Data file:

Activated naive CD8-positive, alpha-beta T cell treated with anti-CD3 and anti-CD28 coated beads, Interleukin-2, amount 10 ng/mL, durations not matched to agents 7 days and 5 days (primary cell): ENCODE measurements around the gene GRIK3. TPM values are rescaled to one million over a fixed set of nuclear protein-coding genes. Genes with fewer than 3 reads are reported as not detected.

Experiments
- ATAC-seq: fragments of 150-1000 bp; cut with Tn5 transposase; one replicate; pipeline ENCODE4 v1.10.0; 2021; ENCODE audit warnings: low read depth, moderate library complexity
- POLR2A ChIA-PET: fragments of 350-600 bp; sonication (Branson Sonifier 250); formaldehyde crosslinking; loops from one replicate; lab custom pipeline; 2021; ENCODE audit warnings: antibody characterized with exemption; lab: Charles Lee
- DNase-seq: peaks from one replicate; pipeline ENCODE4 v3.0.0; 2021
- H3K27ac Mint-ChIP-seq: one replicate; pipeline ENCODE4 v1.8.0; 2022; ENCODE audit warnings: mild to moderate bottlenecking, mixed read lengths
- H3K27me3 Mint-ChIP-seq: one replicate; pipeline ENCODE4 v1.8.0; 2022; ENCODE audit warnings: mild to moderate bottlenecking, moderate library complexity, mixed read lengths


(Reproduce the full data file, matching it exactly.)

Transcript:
Activated naive CD8-positive, alpha-beta T cell treated with anti-CD3 and anti-CD28 coated beads, Interleukin-2, amount 10 ng/mL, durations not matched to agents 7 days and 5 days (primary cell): ENCODE measurements around the gene GRIK3. TPM values are rescaled to one million over a fixed set of nuclear protein-coding genes. Genes with fewer than 3 reads are reported as not detected.

Experiments
- ATAC-seq: fragments of 150-1000 bp; cut with Tn5 transposase; one replicate; pipeline ENCODE4 v1.10.0; 2021; ENCODE audit warnings: low read depth, moderate library complexity
- POLR2A ChIA-PET: fragments of 350-600 bp; sonication (Branson Sonifier 250); formaldehyde crosslinking; loops from one replicate; lab custom pipeline; 2021; ENCODE audit warnings: antibody characterized with exemption; lab: Charles Lee
- DNase-seq: peaks from one replicate; pipeline ENCODE4 v3.0.0; 2021
- H3K27ac Mint-ChIP-seq: one replicate; pipeline ENCODE4 v1.8.0; 2022; ENCODE audit warnings: mild to moderate bottlenecking, mixed read lengths
- H3K27me3 Mint-ChIP-seq: one replicate; pipeline ENCODE4 v1.8.0; 2022; ENCODE audit warnings: mild to moderate bottlenecking, moderate library complexity, mixed read lengths